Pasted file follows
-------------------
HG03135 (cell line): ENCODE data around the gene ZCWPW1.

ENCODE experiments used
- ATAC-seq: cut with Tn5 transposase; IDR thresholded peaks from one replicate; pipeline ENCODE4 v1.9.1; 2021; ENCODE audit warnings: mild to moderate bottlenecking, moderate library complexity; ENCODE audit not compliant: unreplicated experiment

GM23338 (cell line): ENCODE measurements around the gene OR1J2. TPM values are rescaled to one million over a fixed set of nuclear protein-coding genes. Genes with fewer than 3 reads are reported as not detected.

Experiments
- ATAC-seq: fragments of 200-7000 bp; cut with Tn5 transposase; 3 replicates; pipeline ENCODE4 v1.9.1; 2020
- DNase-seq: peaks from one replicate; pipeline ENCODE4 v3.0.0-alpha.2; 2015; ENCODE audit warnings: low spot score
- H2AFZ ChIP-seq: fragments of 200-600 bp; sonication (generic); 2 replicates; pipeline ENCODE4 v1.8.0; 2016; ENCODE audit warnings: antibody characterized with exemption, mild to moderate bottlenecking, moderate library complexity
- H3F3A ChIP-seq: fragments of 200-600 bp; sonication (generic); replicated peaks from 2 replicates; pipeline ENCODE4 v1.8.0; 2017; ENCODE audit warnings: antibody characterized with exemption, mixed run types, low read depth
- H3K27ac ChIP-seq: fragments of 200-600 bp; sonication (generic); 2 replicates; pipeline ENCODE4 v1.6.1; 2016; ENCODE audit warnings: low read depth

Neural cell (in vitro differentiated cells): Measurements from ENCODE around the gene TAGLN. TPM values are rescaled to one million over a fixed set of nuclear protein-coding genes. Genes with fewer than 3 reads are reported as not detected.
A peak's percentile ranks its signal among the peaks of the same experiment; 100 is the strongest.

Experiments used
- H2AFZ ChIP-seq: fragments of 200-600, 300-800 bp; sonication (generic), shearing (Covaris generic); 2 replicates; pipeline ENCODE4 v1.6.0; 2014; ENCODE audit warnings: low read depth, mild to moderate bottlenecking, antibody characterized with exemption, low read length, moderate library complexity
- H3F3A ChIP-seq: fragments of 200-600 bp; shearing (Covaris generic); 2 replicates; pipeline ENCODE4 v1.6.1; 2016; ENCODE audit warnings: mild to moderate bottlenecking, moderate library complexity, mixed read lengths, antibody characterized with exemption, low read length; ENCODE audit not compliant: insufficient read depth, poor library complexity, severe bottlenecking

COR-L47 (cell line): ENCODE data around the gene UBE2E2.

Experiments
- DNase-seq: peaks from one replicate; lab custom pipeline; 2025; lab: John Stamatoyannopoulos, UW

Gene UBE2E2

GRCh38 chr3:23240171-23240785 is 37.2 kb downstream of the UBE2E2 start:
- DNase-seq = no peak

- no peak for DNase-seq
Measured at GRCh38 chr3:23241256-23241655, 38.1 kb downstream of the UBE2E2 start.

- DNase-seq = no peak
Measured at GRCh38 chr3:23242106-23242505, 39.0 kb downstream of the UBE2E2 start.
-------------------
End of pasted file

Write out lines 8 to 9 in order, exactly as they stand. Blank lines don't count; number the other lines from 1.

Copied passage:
- H2AFZ ChIP-seq: fragments of 200-600 bp; sonication (generic); 2 replicates; pipeline ENCODE4 v1.8.0; 2016; ENCODE audit warnings: antibody characterized with exemption, mild to moderate bottlenecking, moderate library complexity
- H3F3A ChIP-seq: fragments of 200-600 bp; sonication (generic); replicated peaks from 2 replicates; pipeline ENCODE4 v1.8.0; 2017; ENCODE audit warnings: antibody characterized with exemption, mixed run types, low read depth